WARDROBES OF THE BIBLE AND THE CHRISTIAN WOMAN’S SPIRITUAL WARDROBE – LESSON 5 – LITTLE SAMUEL’S COAT

Lesson 5 – LITTLE SAMUEL’S COAT

“But Samuel ministered before the Lord, being a child, girded with a linen ephod.  Moreover his mother made him a little coat, and brought it to him from year to year, when she came up with her husband to offer the yearly sacrifice” (1 Sam. 2:18-19).

Looking closely at this passage, we see several important things.  Primarily, we see Samuel was serving the Lord in the temple at a very young age.  Other passages about the life of Samuel tell us how Hannah prayed earnestly for him and vowed to give him back to the Lord if He would grant her a son.  Samuel’s birth, training and life were the direct results of Hannah’s love for God and her faithfulness to that vow made several years before.  Not only do we see Hannah’s love in training her son for that purpose, but we also see a further demonstration of a mother’s love in her yearly gift of a coat when she came to offer sacrifices with her husband at the feast.

Samuel wore an ephod, as did the priests with Ahimilech (1 Sam 22:18).  There is no question but that the ephod was at least closely associated with the priesthood. Apparently, it was not limited to the high priest.  Later in Samuel’s life, he was a judge, a seer and a prophet, but not a priest at this age.  However, as a descendent of Levi through Kohath (1 Chr. 6:38), the same tribe through which Aaron was descended, Samuel was priest’s helper (1 Chr. 6:1-31 Sam. 3:1).  His father was an Ephrathite, because he lived in Mt. Ephraim, but not because he was descended from the tribe of Ephraim.  Hannah may also have been of the tribe of Levi, but there is no record of it.  In any case, Samuel wore the ephod, which shows it was not limited to the high priest or even to the priest.  Samuel was a prophet just as David was a prophet (Acts 2:29-30), and therefore authorized as much as David to wear an ephod.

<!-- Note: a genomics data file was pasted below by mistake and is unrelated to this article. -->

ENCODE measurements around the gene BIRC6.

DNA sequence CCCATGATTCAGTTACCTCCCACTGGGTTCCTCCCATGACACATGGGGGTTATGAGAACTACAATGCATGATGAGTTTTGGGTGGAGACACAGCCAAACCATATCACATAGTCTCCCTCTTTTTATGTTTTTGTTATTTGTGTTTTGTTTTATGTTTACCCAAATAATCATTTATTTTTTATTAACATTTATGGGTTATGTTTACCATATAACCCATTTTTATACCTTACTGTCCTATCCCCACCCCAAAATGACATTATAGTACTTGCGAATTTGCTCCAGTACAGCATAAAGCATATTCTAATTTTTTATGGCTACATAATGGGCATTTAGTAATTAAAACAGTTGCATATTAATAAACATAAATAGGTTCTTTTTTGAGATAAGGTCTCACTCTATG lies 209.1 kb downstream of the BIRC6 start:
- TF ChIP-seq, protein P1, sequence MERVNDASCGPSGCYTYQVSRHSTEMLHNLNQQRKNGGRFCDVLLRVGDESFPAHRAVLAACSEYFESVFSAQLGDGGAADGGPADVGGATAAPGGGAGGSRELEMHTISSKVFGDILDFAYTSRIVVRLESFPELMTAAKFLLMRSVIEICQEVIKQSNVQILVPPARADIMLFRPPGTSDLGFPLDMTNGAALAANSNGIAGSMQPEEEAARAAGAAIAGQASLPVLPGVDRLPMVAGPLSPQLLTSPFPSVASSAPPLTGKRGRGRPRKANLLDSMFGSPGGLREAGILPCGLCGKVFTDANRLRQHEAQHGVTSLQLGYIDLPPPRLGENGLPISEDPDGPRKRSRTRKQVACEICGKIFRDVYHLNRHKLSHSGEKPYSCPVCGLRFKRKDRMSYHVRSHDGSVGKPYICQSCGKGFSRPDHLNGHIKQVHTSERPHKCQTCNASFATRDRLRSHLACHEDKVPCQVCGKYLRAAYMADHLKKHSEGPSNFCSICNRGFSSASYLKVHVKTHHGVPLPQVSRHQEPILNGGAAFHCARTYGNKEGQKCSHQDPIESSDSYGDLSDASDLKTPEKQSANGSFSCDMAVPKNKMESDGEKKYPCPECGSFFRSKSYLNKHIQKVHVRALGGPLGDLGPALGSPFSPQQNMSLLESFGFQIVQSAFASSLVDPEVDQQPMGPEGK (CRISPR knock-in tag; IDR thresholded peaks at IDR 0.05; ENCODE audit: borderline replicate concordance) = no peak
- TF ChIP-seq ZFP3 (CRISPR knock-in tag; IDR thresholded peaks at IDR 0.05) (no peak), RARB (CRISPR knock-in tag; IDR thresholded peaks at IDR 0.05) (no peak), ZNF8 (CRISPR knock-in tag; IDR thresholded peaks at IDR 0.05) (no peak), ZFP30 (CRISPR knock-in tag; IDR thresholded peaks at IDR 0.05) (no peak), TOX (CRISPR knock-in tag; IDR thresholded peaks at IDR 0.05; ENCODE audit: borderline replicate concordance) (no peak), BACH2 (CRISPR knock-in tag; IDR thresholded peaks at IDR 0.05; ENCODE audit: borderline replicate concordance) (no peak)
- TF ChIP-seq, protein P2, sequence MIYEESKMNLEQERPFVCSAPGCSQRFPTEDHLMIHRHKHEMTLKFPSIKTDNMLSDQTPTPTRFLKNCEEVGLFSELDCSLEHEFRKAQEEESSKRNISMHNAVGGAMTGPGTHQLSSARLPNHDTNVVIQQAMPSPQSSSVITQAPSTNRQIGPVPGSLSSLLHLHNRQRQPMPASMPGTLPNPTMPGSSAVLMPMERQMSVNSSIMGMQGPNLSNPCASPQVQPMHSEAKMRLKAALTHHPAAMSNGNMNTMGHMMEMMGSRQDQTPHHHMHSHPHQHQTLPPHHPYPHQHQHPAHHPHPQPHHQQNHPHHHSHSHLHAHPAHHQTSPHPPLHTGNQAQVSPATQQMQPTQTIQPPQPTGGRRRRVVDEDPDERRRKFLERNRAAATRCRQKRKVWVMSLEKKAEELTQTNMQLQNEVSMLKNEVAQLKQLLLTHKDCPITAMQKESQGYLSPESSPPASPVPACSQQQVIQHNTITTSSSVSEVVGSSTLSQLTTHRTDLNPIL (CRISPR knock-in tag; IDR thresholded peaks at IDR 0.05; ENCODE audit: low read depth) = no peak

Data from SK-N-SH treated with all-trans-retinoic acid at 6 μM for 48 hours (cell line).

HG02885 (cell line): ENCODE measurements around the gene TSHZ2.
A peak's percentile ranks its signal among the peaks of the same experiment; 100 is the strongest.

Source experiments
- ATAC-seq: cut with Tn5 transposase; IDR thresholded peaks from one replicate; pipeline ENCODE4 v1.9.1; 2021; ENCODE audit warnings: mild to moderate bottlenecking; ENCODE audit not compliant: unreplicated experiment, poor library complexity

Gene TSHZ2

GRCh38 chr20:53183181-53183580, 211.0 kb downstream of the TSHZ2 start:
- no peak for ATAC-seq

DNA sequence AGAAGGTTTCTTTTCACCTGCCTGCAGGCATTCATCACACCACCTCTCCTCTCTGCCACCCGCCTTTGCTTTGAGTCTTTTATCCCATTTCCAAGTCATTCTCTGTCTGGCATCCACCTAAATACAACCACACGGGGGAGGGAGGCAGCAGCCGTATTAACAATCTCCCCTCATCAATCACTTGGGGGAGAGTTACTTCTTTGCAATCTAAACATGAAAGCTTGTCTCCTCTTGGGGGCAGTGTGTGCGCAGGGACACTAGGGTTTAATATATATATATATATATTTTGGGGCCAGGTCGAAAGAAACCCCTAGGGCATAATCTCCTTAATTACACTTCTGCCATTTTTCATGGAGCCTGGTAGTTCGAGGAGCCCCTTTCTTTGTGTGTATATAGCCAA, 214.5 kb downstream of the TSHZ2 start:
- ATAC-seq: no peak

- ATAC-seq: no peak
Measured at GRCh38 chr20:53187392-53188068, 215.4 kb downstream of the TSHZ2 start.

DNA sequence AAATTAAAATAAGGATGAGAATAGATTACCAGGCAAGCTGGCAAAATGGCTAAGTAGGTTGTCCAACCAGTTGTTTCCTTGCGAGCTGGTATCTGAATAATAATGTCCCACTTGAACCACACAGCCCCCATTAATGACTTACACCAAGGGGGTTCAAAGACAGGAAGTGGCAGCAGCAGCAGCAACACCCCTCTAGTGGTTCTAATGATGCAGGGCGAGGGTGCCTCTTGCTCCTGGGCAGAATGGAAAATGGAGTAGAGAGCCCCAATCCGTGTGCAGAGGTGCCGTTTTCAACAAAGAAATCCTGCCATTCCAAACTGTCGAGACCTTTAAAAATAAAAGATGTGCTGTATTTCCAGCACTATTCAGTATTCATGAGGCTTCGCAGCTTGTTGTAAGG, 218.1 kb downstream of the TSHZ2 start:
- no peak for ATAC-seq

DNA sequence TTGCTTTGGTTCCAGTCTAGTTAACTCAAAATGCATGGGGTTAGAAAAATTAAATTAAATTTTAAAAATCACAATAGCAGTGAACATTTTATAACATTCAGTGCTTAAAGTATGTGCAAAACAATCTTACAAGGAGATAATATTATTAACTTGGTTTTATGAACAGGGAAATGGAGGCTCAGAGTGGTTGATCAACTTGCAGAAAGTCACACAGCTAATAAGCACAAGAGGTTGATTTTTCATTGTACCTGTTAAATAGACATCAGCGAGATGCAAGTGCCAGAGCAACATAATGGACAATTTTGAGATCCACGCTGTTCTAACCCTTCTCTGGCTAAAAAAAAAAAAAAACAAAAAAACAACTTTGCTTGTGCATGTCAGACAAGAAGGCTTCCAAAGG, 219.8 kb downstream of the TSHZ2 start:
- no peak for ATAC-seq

Concerning Samuel’s ancestry, see 1 Samuel 7:9.  “And Samuel took a sucking lamb and offered it for a burnt offering wholly unto the Lord: and Samuel cried unto the Lord for Israel; and the Lord heard him.”  We know that King Saul was condemned for offering a sacrifice, which only the priests and Levites were authorized to do.  Samuel was at least a Levite (if not a priest) or he would have been condemned along with King Saul.

How and when did little Samuel wear the coat his mother made him?  It is not generally known, but we may assume he used it to cover himself in cold weather or perhaps even to sleep in at night.  It may have been brightly colored like the coat Jacob made for Joseph, but we cannot say.  Nevertheless, it was a gift of love from a mother who never forgot the child she could not redeem (Num. 18:15) because of her vow.  Her faithfulness in keeping her vow was paramount, but her faithfulness in showing love both to her God and to her son was never laid aside.

QUESTIONS:

  1. Why did all the firstborn males belong to the Lord (Exodus 13:15 18:15)?
  2. What was supposed to be redeemed, and how was that to be done (Ex 13:13-15)?